Joren emailed with a neat question. He explained that while he enjoyed his engineering curriculum, there were two classes he did not enjoy, required for his degree but irrelevant to his practical studies. Worse, they were lower level undergraduate classes when he was excelling at graduate level classes in electrical engineering. He asked
How do you stay motivated when you have subjects that are unrelated to your actual studies keeping you from getting your degree, and risk failing them and by doing so ruining your chance to get the degree you want?
I really enjoyed answering Joren.
You remind me of the story of a famous French mathematician, kicked out of his polytechnic for refusing to pass literature or history. He wrote an incredibly important proof but it took years for anyone to understand because he was terrible at writing. And he raised a glass to a toast which turned out to be sedition, went to prison, caught tuberculosis, insulted (or worse) his nurse, and was killed in a duel over that.
I'm sure you aren't that bad (that guy was a jerk). Maybe if he'd gotten out of his head and read some Dumas, he could have written his proof so people could understand it (also: The Three Musketeers is full of action sequences, useful in mathematical treatises). Maybe if he'd learned a little bit of history he wouldn't have died tragically young for failing to understand the nuances of the political situation.
Why would you need Organic Chemistry and Business Management? Well, if you whip out some ochem factoid in the future at a meeting, it will make you sound like a genius. "Your robot would be better with blah-de-blah lubrication due to the blahblahblah properties of something-carbonish." And Business Management? That's all sorts of useful with having your own company someday or with making sure that a company you work at is not dying, dumb, or doing illegal things. Also, it’s always good to understand where your paycheck comes from and how it gets to you.
I'm definitely of the school of thought that no knowledge is wasted and it comes up in strange ways, years after you expect.
But! That's not my advice to you at all.
See, the thing you are doing in college is figuring out how to learn. The easy, fun, and interesting classes are essentially a waste of your tuition dollars and time. Sorry, but you can/would learn those things on your own. These annoying, boring classes are key to your success. Because if you figure out how to become interested in the classes you don't like, you will do better in industry (or higher academics).
Actual tips for doing that? Well, it depends on what you don't like about the courses.
Organic Chemistry is a lot of memorization. Can you imagine building a game to help? I don't recommend building the game, it would be a time suck but what could you do to make it fun for a user? You may find there are already such games and that trying the games out is an effective way to put this information in your head.
Business Management is likely boring and tedious (wow, that encapsulates my experience with accounting). How would you teach this material to be less boring and tedious? Not necessarily gamification as suggested above but pedagogy: how to make this subject relevant to people who probably truly need it? How would you teach this to your kid brother? Or to a nice barista with dreams of owning a coffee shop?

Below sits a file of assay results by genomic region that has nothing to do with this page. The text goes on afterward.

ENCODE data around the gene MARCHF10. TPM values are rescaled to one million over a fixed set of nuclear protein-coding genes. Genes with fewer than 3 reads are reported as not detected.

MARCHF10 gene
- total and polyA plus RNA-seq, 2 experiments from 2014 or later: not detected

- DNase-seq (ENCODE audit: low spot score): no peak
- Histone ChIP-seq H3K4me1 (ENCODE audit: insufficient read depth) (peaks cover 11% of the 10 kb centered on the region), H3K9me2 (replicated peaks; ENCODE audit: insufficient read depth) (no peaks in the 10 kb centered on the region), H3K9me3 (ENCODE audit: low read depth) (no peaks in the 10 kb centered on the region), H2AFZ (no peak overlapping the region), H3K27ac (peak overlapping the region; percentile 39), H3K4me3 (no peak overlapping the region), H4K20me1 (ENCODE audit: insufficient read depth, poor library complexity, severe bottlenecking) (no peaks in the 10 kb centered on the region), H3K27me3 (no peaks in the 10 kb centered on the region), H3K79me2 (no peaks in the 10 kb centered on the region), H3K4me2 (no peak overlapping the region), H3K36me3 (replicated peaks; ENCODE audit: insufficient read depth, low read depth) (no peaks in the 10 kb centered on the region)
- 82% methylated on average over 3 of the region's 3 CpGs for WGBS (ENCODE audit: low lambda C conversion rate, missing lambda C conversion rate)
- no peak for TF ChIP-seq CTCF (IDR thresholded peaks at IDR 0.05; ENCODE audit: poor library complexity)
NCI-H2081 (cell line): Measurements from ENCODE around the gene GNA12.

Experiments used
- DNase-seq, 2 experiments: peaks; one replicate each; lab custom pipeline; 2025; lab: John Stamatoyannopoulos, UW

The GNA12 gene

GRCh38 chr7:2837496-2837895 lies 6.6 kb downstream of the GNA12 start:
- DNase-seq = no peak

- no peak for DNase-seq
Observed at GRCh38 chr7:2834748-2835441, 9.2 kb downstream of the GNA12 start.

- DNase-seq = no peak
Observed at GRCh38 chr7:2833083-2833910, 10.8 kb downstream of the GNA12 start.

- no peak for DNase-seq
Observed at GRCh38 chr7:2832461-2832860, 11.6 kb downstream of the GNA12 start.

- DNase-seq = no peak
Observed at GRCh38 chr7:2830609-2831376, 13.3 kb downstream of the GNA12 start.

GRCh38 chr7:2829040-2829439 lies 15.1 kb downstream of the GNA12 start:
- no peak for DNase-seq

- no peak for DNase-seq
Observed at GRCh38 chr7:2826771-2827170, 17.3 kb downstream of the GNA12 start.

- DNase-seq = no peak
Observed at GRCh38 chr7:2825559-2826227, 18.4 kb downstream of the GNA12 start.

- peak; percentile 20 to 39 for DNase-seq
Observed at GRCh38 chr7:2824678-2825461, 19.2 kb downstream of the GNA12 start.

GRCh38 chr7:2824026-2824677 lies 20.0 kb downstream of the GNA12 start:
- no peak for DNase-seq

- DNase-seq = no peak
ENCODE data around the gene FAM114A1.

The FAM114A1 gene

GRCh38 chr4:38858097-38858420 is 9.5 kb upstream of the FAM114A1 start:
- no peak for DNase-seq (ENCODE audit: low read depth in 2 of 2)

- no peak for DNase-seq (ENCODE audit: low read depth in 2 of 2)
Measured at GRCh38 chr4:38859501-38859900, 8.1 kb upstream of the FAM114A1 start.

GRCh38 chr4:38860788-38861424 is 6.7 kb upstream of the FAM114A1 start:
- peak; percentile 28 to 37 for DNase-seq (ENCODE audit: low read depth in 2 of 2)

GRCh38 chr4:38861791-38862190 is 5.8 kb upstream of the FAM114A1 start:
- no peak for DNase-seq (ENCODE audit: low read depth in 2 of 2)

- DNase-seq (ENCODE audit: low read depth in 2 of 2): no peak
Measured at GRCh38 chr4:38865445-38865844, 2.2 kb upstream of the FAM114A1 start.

Both of these are ways of getting good at a subject without trying learn the subject. Teaching something is harder than learning it but sometimes it is a lot more fun.
There are other options: maybe start a twitter feed (or use an existing one) to find one interesting factoid in every lecture/chapter/page for the classes you don't like. This path lets you consciously note that while the class is pointless, there is a little spark of interest occasionally.
(Be sure to tweet any errors in the book, not maliciously but because finding errors in books is an unbelievably awesome skill.)
Make little goals for yourself and absolutely sink to self-bribery to meet the goals: one peanut per page of reading, per question completed on homework, or per ten correctly answered flashcards.
If the teacher is awful and the material difficult (mmmm.... E&M, I still don't like you), try to find someone who can help you. Don't be afraid to ask another professor or TA. Another student may be willing to trade tutoring in a subject you excel in. Find a buddy in the class if you can and explain things to each other. Don't give up because the material hard. Consider an online open course, augment your lectures with someone who is better at explaining.
Don't get mad at the subject and don't get mad at the professor, that's counterproductive. Instead, find something positive (or at least mildly interesting) if you can. Try to accept that this is training to read poorly written datasheets (or math treatises).
You are gaining the very useful, relevant and real experience of pushing through that bit of boring, exhausting yuck to actually ship a product. You are building resilience as a skill.
Don't give up. You can do this. It will be worth it.
PS It is ok to fail as long as you get up and do it again, properly this time.
PPS Galois. I can never remember his name, dang it. That guy was a jerk but his theory is taught in latter part of a good abstract algebra course or beginning graduate algebra. It can be used to show there is no general formula in terms of roots powers and coefficients for the solutions to a polynomial equation of degree five and above.